“Hello, is this Dorset?” George asks. Suddenly I feel like I’m representing a county rather than a newspaper. Without confirming I reply, “Is this George?”
“It certainly is. Your timing is impeccable,” he laughs.
I’ve been told in advance George has returned from America that evening.
If my timing is ‘impeccable’, it is only because I imagine jetlag will set in soon and he won’t be keen to talk.
I realise I’ve been misinformed however when George reveals he’s been back for a couple of days.
He says: “For some reason coming back from America this way seemed to really kind of knock me for six. I’ve been sleeping so much. But I’m actually back to normal now, so that’s good.”
That is good, I thought, as we first discussed his North America tour, which saw him perform in the US and Canada to promote his first album for 18 years entitled This Is What I Do.
During the tour, he appeared on well-known television shows such as Jimmy Kimmel Live, and even featured as part of a cooking segment on The Queen Latifah Show.
It’s the type of exposure any artist would want, particularly if releasing their first album after so long.
George says: “There’s a lot of enthusiasm in America. I think the difference is that over here when you put out a record, if you don’t get The Graham Norton Show, or you get play listed on this station, your campaign is finished.”
For George, the rules of releasing and promoting a record have changed.
“In some ways it’s a very exciting time because nobody really knows what’s going on. I think this is the most culturally confusing period ever in pop culture I’ve ever experienced.”
George will perform at Camp Bestival for the first time this year, an opportunity offered to him before but never taken until now.
He says: “I was available and the dates sat.” He laughs before adding: “It wasn’t anything to do with not wanting to do it. Festivals are great to do.
“Unless you’re really awful, you can’t really go wrong,” he laughs again.
The last time George performed in the region was at the Electric Palace in Bridport last year.
Before I can finish asking him about it, he says: “It was fantastic... did you come?”
I almost feel slightly bad for saying “No, I wasn’t here”, but before I even get the chance to he exclaims; “It was a riot. It was fantastic. People danced from the beginning of the set to the end. I could have stayed on for a couple more hours.”
George, known by his full name as George Alan O’Dowd, 52, is someone known to stand out in the crowd.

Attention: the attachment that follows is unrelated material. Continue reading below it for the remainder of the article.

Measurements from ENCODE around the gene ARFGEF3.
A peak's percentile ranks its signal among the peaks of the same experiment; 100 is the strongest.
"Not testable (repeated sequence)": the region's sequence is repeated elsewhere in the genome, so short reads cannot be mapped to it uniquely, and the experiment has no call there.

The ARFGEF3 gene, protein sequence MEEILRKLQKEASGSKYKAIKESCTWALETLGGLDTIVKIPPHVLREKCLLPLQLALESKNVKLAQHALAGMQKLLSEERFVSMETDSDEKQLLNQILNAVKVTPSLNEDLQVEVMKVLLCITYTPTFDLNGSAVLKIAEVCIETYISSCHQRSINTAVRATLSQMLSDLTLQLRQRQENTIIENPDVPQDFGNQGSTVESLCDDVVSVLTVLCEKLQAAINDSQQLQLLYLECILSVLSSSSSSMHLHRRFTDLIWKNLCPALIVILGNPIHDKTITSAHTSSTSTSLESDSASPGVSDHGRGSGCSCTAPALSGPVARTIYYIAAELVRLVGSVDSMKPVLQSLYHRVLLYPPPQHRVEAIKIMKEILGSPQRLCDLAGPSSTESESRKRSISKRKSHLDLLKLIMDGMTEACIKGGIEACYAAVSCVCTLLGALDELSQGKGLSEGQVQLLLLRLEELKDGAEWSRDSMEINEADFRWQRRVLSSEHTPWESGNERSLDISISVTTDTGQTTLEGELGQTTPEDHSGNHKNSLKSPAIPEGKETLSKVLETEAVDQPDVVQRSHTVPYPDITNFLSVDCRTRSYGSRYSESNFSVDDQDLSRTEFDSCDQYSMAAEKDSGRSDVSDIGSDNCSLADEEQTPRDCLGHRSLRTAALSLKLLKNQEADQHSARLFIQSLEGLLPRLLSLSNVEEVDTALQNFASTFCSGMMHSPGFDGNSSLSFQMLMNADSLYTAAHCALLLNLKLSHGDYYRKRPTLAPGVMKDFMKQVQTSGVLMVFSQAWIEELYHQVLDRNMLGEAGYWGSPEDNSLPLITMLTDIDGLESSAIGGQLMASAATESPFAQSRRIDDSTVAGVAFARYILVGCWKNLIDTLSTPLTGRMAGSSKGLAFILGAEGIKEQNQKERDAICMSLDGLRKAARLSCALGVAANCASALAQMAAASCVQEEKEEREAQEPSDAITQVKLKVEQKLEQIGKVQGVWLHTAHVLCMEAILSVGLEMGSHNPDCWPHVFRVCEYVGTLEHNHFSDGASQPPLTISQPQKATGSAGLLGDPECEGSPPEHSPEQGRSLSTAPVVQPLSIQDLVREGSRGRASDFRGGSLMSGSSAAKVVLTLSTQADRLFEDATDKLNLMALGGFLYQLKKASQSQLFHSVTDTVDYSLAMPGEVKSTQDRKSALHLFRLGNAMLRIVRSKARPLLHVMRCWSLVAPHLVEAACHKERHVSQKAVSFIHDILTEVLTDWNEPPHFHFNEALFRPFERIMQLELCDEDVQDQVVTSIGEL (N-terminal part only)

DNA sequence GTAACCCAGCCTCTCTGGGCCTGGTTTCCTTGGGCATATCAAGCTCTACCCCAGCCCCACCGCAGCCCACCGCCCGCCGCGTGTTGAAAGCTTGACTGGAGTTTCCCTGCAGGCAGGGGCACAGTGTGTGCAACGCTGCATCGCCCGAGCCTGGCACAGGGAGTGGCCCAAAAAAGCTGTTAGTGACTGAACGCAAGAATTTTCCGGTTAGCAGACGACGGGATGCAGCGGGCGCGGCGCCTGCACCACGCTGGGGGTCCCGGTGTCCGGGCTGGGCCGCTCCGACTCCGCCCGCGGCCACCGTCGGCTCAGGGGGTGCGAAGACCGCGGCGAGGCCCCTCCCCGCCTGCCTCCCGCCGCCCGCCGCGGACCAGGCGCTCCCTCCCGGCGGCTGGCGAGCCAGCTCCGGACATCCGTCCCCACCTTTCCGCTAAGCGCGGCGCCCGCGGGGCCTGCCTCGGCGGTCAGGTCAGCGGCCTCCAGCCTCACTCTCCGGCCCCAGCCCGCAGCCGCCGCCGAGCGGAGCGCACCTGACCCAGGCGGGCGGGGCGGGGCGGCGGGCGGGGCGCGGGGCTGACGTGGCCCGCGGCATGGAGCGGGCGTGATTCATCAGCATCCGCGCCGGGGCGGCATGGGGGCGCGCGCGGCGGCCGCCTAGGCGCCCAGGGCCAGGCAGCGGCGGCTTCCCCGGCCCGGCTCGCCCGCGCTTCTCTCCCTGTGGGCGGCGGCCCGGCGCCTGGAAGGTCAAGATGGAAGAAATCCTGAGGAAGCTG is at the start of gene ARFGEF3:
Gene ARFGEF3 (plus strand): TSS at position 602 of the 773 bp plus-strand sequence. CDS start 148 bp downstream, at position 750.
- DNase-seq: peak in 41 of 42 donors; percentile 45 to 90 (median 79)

Gaining popularity in the early ’80s with Culture Club, George was known for his bright clothes, makeup and jewellery.
Following the band’s break up in 1986 however, George slipped out of the public eye to focus on establishing a successful solo career as a well-known DJ.
From Miami to Shoreditch, George has impressed many on the dance floor with a knack of playing the right song at the right time.
Nevertheless, incidents involving his private life soon brought George back into the limelight for the wrong reasons.
In 2005 he was arrested for suspected cocaine possession in Manhattan. The following year he carried out community service, picking up trash in New York City.
George has since bounced back from these events, touring with a ‘renewed excitement’ whilst celebrating a little over six years of sobriety.
George will perform at Camp Bestival with DJ Marc Vedo before heading to their annual residency at Amnesia in Ibiza. But Camp Bestival is no warm-up according to George.
“Oh no, every gig is its own gig. There are no rehearsals. You can’t.... The great thing about DJing is that it’s very, very unpredictable.”
This year is about putting himself back on the ‘musical map’, according to George.
As well as his solo work, George will reunite with Culture Club for the first time in 15 years for a new album and tour.
They’ll play 11 dates in December, including Greenwich’s O2 Arena.
George says, ‘It’s a busy year for me. I think we want to have Culture Club as an ongoing entity.’ One thing notable throughout our conversation is George’s optimistic tone of voice. I ask him how he remains positive-minded.
After pausing he says: “I think you have to be, don’t you? I suppose the bottom line is we are all clinging to a rock aren’t we at the end of the day. Some of us are doing better than others.
“In some ways, my life’s been a bit like a blues song,” he laughs.
“The hardest thing to do is change the way you look at things.
“If you can change the way you look at things and then change the way you think about something, anything’s possible.
“My journey has been pretty treacherous but then I’m here.”
“I’m at the top of the mountain and I’ve got my flag. I’ve surrendered,” he adds before laughing.